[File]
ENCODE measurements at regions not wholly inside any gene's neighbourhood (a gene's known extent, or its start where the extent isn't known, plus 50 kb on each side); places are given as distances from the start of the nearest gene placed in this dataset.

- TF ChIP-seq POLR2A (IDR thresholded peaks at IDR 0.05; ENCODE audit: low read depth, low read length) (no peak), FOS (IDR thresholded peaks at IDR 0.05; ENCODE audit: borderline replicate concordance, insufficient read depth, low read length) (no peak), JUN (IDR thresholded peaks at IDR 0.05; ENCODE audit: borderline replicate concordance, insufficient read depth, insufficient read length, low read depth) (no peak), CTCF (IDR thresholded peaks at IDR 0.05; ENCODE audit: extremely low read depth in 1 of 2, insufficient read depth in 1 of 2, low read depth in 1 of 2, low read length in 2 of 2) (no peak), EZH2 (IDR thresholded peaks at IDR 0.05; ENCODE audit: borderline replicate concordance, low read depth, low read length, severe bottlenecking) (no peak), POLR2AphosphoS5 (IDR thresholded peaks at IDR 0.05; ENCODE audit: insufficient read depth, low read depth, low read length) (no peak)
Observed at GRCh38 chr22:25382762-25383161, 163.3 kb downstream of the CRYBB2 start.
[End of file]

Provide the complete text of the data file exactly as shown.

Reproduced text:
ENCODE measurements at regions not wholly inside any gene's neighbourhood (a gene's known extent, or its start where the extent isn't known, plus 50 kb on each side); places are given as distances from the start of the nearest gene placed in this dataset.

- TF ChIP-seq POLR2A (IDR thresholded peaks at IDR 0.05; ENCODE audit: low read depth, low read length) (no peak), FOS (IDR thresholded peaks at IDR 0.05; ENCODE audit: borderline replicate concordance, insufficient read depth, low read length) (no peak), JUN (IDR thresholded peaks at IDR 0.05; ENCODE audit: borderline replicate concordance, insufficient read depth, insufficient read length, low read depth) (no peak), CTCF (IDR thresholded peaks at IDR 0.05; ENCODE audit: extremely low read depth in 1 of 2, insufficient read depth in 1 of 2, low read depth in 1 of 2, low read length in 2 of 2) (no peak), EZH2 (IDR thresholded peaks at IDR 0.05; ENCODE audit: borderline replicate concordance, low read depth, low read length, severe bottlenecking) (no peak), POLR2AphosphoS5 (IDR thresholded peaks at IDR 0.05; ENCODE audit: insufficient read depth, low read depth, low read length) (no peak)
Observed at GRCh38 chr22:25382762-25383161, 163.3 kb downstream of the CRYBB2 start.